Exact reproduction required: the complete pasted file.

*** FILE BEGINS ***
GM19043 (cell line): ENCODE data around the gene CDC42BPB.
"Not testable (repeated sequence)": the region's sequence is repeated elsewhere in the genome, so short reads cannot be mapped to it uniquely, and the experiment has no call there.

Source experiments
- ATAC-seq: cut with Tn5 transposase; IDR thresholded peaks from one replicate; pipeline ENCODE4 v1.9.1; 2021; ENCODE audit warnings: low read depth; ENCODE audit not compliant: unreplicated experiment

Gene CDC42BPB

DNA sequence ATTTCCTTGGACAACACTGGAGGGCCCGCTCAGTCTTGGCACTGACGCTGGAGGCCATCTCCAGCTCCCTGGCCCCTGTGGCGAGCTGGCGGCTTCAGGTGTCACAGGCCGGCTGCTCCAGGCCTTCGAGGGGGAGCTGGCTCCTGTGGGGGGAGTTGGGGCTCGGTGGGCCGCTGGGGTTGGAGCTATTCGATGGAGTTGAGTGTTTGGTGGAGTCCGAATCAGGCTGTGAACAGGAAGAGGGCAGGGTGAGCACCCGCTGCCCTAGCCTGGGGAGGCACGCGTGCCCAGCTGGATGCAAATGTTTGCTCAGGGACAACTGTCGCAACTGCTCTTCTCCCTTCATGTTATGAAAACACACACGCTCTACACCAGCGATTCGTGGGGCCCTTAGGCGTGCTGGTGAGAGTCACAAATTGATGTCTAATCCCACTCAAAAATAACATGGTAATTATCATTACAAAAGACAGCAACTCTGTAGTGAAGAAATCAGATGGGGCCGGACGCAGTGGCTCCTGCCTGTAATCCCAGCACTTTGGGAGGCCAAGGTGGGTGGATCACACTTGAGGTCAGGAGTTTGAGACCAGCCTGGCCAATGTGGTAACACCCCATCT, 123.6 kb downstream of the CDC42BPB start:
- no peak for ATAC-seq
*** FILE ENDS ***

GM19043 (cell line): ENCODE data around the gene CDC42BPB.
"Not testable (repeated sequence)": the region's sequence is repeated elsewhere in the genome, so short reads cannot be mapped to it uniquely, and the experiment has no call there.

Source experiments
- ATAC-seq: cut with Tn5 transposase; IDR thresholded peaks from one replicate; pipeline ENCODE4 v1.9.1; 2021; ENCODE audit warnings: low read depth; ENCODE audit not compliant: unreplicated experiment

Gene CDC42BPB

DNA sequence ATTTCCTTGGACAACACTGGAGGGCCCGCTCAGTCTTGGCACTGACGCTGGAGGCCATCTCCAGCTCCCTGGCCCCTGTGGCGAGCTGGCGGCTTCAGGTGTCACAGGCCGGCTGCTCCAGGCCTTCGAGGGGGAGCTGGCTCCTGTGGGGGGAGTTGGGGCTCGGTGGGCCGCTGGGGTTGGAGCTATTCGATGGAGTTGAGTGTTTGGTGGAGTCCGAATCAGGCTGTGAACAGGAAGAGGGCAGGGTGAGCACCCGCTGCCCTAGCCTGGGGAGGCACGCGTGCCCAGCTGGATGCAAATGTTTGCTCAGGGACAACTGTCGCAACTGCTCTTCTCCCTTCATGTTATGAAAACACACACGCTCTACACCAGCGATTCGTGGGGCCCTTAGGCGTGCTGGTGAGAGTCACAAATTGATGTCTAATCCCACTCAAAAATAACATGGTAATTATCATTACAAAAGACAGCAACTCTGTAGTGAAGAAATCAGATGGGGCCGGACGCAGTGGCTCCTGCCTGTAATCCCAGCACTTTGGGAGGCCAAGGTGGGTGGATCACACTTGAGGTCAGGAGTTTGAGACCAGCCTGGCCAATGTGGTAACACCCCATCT, 123.6 kb downstream of the CDC42BPB start:
- no peak for ATAC-seq